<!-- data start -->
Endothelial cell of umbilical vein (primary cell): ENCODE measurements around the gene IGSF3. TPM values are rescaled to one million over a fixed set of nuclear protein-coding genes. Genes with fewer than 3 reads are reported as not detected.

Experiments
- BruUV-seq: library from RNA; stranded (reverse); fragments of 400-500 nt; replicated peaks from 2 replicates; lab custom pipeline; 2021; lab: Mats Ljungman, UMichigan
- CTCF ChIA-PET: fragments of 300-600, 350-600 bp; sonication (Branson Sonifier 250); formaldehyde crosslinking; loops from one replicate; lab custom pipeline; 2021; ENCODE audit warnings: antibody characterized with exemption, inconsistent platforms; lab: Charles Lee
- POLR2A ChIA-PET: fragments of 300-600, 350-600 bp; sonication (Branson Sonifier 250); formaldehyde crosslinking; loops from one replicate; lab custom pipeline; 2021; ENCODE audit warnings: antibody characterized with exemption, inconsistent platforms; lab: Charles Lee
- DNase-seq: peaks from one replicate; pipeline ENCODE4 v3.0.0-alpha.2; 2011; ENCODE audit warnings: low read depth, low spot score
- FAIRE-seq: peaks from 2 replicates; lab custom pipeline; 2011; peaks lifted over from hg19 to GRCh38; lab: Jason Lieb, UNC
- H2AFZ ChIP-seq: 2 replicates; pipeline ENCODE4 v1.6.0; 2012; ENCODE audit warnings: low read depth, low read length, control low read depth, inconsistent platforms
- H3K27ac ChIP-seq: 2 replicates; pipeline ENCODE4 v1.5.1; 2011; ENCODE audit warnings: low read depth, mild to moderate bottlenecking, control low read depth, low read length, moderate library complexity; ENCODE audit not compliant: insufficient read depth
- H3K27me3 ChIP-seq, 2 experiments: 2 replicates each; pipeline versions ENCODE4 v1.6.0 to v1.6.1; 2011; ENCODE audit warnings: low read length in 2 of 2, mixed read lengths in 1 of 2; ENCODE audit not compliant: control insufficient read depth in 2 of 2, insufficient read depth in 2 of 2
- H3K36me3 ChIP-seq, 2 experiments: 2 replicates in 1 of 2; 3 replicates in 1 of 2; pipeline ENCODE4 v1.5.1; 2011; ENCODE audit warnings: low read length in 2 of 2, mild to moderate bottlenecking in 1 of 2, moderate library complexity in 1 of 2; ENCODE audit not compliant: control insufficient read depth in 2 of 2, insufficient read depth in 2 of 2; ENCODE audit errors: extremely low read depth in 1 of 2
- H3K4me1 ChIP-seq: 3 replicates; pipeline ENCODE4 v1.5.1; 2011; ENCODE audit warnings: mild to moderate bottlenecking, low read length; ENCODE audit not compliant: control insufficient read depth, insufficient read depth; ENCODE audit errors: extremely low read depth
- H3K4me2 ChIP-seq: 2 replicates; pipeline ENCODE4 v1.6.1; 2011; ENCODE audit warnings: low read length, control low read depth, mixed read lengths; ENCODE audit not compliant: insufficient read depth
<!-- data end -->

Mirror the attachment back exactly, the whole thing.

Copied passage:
Endothelial cell of umbilical vein (primary cell): ENCODE measurements around the gene IGSF3. TPM values are rescaled to one million over a fixed set of nuclear protein-coding genes. Genes with fewer than 3 reads are reported as not detected.

Experiments
- BruUV-seq: library from RNA; stranded (reverse); fragments of 400-500 nt; replicated peaks from 2 replicates; lab custom pipeline; 2021; lab: Mats Ljungman, UMichigan
- CTCF ChIA-PET: fragments of 300-600, 350-600 bp; sonication (Branson Sonifier 250); formaldehyde crosslinking; loops from one replicate; lab custom pipeline; 2021; ENCODE audit warnings: antibody characterized with exemption, inconsistent platforms; lab: Charles Lee
- POLR2A ChIA-PET: fragments of 300-600, 350-600 bp; sonication (Branson Sonifier 250); formaldehyde crosslinking; loops from one replicate; lab custom pipeline; 2021; ENCODE audit warnings: antibody characterized with exemption, inconsistent platforms; lab: Charles Lee
- DNase-seq: peaks from one replicate; pipeline ENCODE4 v3.0.0-alpha.2; 2011; ENCODE audit warnings: low read depth, low spot score
- FAIRE-seq: peaks from 2 replicates; lab custom pipeline; 2011; peaks lifted over from hg19 to GRCh38; lab: Jason Lieb, UNC
- H2AFZ ChIP-seq: 2 replicates; pipeline ENCODE4 v1.6.0; 2012; ENCODE audit warnings: low read depth, low read length, control low read depth, inconsistent platforms
- H3K27ac ChIP-seq: 2 replicates; pipeline ENCODE4 v1.5.1; 2011; ENCODE audit warnings: low read depth, mild to moderate bottlenecking, control low read depth, low read length, moderate library complexity; ENCODE audit not compliant: insufficient read depth
- H3K27me3 ChIP-seq, 2 experiments: 2 replicates each; pipeline versions ENCODE4 v1.6.0 to v1.6.1; 2011; ENCODE audit warnings: low read length in 2 of 2, mixed read lengths in 1 of 2; ENCODE audit not compliant: control insufficient read depth in 2 of 2, insufficient read depth in 2 of 2
- H3K36me3 ChIP-seq, 2 experiments: 2 replicates in 1 of 2; 3 replicates in 1 of 2; pipeline ENCODE4 v1.5.1; 2011; ENCODE audit warnings: low read length in 2 of 2, mild to moderate bottlenecking in 1 of 2, moderate library complexity in 1 of 2; ENCODE audit not compliant: control insufficient read depth in 2 of 2, insufficient read depth in 2 of 2; ENCODE audit errors: extremely low read depth in 1 of 2
- H3K4me1 ChIP-seq: 3 replicates; pipeline ENCODE4 v1.5.1; 2011; ENCODE audit warnings: mild to moderate bottlenecking, low read length; ENCODE audit not compliant: control insufficient read depth, insufficient read depth; ENCODE audit errors: extremely low read depth
- H3K4me2 ChIP-seq: 2 replicates; pipeline ENCODE4 v1.6.1; 2011; ENCODE audit warnings: low read length, control low read depth, mixed read lengths; ENCODE audit not compliant: insufficient read depth